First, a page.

Photo: Roman General, 1st century CE, figurine by Young Miniatures.
One unique element in the religion of ancient Rome was its ability to incorporate many different gods and goddesses from the peoples it conquered. One way in which this was done was a ceremony called evocatio, which means “summoning away.” It is described in Religions of Rome, Volume II, by Mary Beard, John North and Simon Price. Before attacking a town, they write, “The Roman general would offer the enemy god a cult and temple in Rome —so depriving the enemy of their divine protection, while at the same time incorporating a new deity into the Roman pantheon.”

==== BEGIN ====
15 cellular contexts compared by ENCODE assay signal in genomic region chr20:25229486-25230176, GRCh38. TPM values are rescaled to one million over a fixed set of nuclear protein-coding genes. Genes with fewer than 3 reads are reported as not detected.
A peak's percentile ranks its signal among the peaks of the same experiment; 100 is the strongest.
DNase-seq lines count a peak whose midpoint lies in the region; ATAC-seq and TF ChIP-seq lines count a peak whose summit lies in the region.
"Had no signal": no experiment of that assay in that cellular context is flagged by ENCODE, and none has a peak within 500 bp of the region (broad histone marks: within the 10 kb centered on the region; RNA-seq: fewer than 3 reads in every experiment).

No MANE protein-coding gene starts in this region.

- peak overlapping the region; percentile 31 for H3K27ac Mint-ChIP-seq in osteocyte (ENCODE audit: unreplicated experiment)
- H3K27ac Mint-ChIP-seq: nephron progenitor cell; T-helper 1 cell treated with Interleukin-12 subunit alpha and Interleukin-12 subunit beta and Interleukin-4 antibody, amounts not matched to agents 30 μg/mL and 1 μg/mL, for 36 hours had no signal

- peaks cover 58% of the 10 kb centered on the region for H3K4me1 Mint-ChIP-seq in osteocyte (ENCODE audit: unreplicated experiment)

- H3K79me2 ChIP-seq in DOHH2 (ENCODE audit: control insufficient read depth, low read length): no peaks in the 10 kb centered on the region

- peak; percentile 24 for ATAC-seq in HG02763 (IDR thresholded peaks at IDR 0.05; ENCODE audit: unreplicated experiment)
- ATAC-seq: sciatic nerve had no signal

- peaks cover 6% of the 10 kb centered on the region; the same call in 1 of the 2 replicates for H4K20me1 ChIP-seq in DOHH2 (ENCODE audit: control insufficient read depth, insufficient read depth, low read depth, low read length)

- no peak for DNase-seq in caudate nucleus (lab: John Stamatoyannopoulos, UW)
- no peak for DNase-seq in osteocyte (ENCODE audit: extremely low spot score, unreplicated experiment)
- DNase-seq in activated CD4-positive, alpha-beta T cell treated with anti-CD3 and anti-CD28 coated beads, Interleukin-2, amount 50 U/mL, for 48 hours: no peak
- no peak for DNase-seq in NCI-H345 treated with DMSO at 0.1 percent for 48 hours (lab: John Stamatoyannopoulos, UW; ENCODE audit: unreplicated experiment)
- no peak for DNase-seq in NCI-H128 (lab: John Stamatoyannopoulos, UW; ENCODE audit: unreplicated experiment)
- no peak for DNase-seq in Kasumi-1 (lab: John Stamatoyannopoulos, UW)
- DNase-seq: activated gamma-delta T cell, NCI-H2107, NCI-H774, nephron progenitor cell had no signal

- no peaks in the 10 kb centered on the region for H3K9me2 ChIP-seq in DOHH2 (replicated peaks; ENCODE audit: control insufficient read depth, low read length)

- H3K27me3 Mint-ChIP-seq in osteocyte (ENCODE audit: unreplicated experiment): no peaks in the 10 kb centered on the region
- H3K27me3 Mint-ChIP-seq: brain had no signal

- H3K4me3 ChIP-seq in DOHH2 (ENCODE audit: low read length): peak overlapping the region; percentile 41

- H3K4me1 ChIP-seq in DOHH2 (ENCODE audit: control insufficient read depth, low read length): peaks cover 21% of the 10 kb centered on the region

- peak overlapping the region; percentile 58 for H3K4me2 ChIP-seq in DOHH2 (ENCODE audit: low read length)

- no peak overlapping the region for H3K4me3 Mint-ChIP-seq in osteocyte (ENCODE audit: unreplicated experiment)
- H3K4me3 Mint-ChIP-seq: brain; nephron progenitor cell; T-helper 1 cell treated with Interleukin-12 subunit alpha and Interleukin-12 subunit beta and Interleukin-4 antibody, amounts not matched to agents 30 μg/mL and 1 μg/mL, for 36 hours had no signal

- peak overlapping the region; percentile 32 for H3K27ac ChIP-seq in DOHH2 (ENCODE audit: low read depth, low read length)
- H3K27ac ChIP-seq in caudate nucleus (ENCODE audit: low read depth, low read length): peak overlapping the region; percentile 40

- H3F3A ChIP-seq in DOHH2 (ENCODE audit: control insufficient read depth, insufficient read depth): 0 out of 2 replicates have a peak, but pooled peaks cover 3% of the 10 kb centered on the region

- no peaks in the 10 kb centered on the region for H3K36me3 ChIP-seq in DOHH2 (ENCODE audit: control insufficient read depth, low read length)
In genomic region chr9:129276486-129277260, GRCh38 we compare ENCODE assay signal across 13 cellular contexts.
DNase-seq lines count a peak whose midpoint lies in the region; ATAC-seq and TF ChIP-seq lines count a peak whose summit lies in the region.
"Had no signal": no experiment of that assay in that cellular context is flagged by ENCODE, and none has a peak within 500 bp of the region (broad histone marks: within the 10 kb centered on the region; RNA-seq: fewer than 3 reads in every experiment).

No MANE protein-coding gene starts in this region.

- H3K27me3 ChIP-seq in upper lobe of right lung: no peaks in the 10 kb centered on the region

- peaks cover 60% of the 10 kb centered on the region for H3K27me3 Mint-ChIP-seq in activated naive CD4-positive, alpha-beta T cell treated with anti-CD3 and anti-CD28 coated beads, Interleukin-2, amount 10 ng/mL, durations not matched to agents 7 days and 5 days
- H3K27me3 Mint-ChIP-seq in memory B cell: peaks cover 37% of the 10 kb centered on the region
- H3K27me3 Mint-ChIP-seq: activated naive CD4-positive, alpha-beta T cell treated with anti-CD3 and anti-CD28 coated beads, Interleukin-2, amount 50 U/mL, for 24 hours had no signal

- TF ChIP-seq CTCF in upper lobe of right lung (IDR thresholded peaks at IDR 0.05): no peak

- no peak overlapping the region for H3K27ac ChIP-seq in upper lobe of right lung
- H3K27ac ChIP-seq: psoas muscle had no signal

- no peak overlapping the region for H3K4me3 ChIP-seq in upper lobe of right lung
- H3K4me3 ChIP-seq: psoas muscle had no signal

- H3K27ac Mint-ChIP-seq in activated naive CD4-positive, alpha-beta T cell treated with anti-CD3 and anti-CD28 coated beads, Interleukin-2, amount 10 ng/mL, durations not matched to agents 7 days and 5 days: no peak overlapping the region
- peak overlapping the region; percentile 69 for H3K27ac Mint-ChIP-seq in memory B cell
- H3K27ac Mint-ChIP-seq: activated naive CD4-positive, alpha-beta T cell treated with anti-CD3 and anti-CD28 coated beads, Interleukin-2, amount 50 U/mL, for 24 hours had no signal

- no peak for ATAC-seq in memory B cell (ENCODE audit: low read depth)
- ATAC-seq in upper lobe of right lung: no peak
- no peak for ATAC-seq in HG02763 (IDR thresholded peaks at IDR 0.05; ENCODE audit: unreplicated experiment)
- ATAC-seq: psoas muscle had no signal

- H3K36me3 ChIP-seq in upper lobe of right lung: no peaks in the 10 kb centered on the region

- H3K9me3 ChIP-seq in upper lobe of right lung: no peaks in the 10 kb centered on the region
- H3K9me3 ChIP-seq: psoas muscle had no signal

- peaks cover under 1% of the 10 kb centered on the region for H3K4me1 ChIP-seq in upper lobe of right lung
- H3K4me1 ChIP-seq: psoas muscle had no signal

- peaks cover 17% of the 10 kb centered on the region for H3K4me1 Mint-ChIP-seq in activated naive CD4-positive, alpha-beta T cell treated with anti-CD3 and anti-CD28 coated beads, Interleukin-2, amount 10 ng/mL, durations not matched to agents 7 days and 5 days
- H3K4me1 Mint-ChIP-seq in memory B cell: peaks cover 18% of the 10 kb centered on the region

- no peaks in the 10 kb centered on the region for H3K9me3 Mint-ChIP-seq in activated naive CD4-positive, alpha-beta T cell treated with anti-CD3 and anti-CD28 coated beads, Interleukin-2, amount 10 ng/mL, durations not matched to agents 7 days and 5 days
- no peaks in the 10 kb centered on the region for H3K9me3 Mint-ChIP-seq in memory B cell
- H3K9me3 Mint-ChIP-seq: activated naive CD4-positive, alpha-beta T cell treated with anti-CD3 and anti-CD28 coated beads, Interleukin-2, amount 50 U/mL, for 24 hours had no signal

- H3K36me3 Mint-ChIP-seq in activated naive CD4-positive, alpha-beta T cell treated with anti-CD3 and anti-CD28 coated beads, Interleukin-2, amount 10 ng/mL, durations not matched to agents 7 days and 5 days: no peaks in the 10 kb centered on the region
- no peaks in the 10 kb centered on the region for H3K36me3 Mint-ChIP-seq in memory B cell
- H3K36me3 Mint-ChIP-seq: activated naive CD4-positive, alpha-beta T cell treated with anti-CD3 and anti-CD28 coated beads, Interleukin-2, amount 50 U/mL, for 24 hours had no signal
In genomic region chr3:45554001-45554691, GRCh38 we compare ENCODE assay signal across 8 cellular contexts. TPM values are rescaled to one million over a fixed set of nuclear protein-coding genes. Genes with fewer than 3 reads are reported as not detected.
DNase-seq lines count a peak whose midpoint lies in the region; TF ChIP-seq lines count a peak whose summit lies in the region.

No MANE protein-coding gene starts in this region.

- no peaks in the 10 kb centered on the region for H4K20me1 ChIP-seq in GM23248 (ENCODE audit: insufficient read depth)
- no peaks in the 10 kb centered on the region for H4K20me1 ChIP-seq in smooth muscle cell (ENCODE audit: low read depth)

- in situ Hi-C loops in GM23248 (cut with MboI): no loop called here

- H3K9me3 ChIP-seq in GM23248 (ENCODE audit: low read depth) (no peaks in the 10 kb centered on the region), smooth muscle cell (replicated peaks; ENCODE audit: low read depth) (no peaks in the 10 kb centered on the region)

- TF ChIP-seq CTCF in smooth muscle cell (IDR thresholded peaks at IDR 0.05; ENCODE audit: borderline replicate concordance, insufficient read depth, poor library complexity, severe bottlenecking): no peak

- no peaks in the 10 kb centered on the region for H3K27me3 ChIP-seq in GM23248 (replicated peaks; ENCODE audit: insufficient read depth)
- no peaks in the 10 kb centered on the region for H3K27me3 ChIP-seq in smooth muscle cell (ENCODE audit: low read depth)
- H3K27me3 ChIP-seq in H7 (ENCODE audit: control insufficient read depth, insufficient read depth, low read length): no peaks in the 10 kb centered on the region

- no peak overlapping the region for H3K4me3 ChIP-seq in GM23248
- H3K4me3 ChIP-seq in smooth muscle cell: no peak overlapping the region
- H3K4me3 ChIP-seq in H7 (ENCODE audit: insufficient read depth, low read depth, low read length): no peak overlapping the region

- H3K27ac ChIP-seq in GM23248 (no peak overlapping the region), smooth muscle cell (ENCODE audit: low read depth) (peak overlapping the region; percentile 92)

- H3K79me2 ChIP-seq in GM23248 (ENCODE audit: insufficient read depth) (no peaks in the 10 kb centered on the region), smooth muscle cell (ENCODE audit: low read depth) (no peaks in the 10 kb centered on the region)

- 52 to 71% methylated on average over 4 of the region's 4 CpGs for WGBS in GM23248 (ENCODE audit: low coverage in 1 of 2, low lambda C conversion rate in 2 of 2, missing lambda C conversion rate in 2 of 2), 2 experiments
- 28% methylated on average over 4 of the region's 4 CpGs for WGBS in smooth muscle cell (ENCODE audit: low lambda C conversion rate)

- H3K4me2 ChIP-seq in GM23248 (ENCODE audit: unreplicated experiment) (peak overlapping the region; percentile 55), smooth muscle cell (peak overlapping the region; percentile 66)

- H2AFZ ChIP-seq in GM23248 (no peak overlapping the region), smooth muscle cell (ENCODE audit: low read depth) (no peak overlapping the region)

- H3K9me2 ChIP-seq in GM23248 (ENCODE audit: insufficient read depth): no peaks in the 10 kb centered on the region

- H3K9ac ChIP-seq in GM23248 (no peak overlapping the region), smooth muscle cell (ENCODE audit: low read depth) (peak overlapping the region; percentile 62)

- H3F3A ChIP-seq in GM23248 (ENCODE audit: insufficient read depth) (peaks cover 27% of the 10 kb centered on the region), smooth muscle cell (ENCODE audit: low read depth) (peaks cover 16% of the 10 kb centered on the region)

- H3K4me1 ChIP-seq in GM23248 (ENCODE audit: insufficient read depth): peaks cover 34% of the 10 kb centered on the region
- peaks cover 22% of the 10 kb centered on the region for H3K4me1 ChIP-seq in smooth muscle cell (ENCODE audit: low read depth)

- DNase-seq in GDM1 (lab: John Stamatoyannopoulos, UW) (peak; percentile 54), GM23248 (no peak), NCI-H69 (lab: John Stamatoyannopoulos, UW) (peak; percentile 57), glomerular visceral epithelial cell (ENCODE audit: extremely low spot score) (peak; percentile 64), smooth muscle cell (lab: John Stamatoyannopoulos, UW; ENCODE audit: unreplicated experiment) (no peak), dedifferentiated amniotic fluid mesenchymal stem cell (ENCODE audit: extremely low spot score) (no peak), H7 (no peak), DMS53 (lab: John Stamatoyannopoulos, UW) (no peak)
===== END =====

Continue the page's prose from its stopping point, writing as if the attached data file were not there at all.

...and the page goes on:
One example of this is found in Livy’sHistory of Rome, when the general (at this time, a dictator) Marcus Furius Camillus attacked Veii, a major Etruscan city near Rome, in 390 BCE. Livy writes, “After consulting the auspices, the dictator went out and ordered the soldiers to take up arms. ‘It is under your leadership,’ he said, ‘Pythian Apollo, and inspired by your majesty, that I proceed to destroy the city of Veii. And I vow to you a tenth part of the spoils. To you also, Juno Regina, who now lives in Veii, I pray that after our victory you will accompany us to our city —soon to be your city— to be received in a temple worthy of your greatness.'”